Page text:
These data comprise apparent densities, species and sex and of mosquitos collected in irrigated and non-irrigated areas in Bura, Tana River County Kenya, between September 2013 and November 2014. Sampling was repeated four times over the period to cover the wet season, dry season, irrigation season and fallow periods. Mosquitoes were trapped using carbon dioxide-baited (CDC) light traps. Mosquitoes harvested from each of these traps were immobilized using 99.5% triethyleamine (Sigma-Aldrich, St. Louis, Missouri) and transferred to distinct bar-coded centrifuge tubes or cryogenic vials. The samples were transported in liquid nitrogen to the entomology section of Arbovirus/Viral haemorrhagic fever (VHF) laboratory at the Kenya Medical Research Institute (KEMRI) where they were sorted by species, sex, village, collection date and counted. The study was implemented to assess the impact of land use change (specifically the conversion of pastoral rangeland into crop land) on the suitability of the habitats to mosquito development and colonization. It also aimed to identify relative abundance of mosquitoes associated with Rift Valley fever virus transmission. The data were collected and analysed by experienced researchers from the International Centre of Insect Physiology and Ecology (Kenya), the International Livestock Research Institute (Kenya) and the Kenya Medical Research Institute. This dataset is part of a wider research project, the Dynamic Drivers of Disease in Africa Consortium (DDDAC). The research was funded by NERC project no NE-J001570-1 with support from the Ecosystem Services for Poverty Alleviation Programme (ESPA). Additional funding was provided by the Consultative Group on International Agricultural Research (CGIAR) Program Agriculture for Nutrition and Health. Full details about this dataset can be found at https://doi.org/10.5285/813f99c4-d07a-42dc-993a-1c35df9f028e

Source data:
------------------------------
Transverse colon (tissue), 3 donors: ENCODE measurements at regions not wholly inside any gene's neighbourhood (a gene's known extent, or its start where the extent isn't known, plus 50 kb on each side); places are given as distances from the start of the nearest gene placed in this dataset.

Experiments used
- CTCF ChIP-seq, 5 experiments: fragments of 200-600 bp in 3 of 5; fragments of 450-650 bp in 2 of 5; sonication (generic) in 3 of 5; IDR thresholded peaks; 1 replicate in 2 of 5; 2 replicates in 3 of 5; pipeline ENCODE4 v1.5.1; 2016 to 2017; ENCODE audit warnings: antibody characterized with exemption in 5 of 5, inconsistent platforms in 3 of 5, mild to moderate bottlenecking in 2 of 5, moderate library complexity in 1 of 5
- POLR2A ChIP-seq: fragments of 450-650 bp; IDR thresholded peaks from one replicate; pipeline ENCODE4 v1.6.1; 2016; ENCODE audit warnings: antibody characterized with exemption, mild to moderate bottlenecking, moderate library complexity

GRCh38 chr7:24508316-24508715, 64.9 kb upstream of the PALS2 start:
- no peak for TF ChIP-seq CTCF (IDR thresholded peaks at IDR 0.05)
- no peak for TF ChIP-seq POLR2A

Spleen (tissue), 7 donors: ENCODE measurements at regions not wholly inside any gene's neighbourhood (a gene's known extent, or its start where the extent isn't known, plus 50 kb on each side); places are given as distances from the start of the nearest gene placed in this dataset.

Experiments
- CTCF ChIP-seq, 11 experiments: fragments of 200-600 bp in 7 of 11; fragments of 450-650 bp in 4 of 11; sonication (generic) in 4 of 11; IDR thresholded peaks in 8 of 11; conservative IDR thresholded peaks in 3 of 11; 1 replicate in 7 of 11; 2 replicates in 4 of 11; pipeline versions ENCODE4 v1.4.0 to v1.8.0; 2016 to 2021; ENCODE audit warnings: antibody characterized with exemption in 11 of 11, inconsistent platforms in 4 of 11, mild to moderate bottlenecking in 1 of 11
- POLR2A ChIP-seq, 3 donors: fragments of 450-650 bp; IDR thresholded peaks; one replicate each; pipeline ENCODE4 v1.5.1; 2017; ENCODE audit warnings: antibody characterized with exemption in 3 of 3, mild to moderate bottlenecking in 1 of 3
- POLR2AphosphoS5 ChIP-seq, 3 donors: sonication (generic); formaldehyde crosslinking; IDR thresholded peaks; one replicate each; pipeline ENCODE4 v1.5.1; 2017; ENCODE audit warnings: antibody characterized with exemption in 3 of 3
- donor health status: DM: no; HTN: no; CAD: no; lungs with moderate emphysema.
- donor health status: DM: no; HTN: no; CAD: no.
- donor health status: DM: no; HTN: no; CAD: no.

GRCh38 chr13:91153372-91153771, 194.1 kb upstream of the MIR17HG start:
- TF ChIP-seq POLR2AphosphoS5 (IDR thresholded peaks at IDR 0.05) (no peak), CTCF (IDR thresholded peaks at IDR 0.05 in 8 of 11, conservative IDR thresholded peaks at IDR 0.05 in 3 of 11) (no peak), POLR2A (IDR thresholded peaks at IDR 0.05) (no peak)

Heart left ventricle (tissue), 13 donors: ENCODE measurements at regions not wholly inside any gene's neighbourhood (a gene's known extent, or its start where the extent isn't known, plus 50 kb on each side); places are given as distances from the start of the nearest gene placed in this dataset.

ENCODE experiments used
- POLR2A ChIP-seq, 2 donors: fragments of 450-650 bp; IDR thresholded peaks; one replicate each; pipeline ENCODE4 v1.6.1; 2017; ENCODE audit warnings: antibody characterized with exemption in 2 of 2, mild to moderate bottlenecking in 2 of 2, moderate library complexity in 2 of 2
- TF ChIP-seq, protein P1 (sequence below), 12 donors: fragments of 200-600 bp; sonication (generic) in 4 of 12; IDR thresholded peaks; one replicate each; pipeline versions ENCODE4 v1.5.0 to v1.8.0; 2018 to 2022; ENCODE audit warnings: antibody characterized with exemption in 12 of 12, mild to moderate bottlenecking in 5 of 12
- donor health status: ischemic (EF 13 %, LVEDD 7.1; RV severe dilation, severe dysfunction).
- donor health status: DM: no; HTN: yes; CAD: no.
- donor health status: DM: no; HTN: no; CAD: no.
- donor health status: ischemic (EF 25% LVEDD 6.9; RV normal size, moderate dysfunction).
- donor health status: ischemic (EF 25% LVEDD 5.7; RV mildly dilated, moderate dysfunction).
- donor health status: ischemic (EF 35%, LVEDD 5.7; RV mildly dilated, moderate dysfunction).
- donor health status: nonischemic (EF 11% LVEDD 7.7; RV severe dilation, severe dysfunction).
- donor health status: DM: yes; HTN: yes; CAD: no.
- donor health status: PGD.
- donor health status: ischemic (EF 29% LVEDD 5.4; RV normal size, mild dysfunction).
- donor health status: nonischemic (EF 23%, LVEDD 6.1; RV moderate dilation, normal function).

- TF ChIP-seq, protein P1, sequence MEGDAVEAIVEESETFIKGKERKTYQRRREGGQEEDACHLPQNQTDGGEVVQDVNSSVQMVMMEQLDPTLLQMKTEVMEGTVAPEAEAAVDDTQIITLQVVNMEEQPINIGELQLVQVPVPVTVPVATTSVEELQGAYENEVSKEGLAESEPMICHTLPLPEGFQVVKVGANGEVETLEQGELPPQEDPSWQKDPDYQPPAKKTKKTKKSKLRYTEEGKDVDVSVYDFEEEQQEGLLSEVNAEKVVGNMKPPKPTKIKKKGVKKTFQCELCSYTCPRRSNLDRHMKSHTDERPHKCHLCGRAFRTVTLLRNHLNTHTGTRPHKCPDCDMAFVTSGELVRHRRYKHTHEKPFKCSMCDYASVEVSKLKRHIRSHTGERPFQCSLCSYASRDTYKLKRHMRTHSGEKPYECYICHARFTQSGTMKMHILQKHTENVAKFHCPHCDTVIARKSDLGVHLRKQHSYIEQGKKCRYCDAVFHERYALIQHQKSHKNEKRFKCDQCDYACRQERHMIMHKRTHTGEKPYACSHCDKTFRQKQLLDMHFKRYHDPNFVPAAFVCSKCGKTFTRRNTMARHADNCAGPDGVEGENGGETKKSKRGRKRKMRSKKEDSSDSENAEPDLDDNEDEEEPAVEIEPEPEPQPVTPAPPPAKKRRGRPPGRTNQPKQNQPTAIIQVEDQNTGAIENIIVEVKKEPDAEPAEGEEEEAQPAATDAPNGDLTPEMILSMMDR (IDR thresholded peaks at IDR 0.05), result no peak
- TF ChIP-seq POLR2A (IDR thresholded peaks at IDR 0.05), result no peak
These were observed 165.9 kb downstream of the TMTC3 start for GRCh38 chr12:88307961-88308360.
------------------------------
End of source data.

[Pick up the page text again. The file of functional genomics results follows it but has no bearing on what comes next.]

[This nonGeographicDataset is embargoed until December 1, 2020]. This dataset contains the answers gathered from the 806 participants who successfully finished an on-line survey on risk perception of environment-associated risks. The survey was launched on the 15th of February 2018 and ran for five days. The survey contained best worst scaling (BWS) to understand people’s perceptions to certain risks. In this study 16 risks were included in the BWS including four air-, food- and waterborne illnesses and 12 other hazards. The BWS was run in two blocks to consider two factors: first the respondents selected which risk they fear the most/least and in the second block they selected the risk they believed they had the most/least control. The survey also contained a detailed questionnaire on the participants eating habits and health status. Participants were also asked about their knowledge on enteric pathogens and whether they have ever sought or would consider seeking advice on the symptoms. Respondents were also asked whether they have experienced the hazards described in the BWS and whether they have done anything to reduce the risks in their life. The data were collected to gather information on people perceptions on environment-associated risks. This was done to understand the common knowledge on environment-associated pollutants and enlighten issues regarding risk management and mitigation. The data were collected as part of the VIRAQUA project was funded by the Natural Environment Research Council (NERC) under the Environmental Microbiology and Human Health (EMHH) Programme (NE/M010996/1). Full details about this nonGeographicDataset can be found at https://doi.org/10.5285/0869d961-99ca-4946-9192-f35afccdda38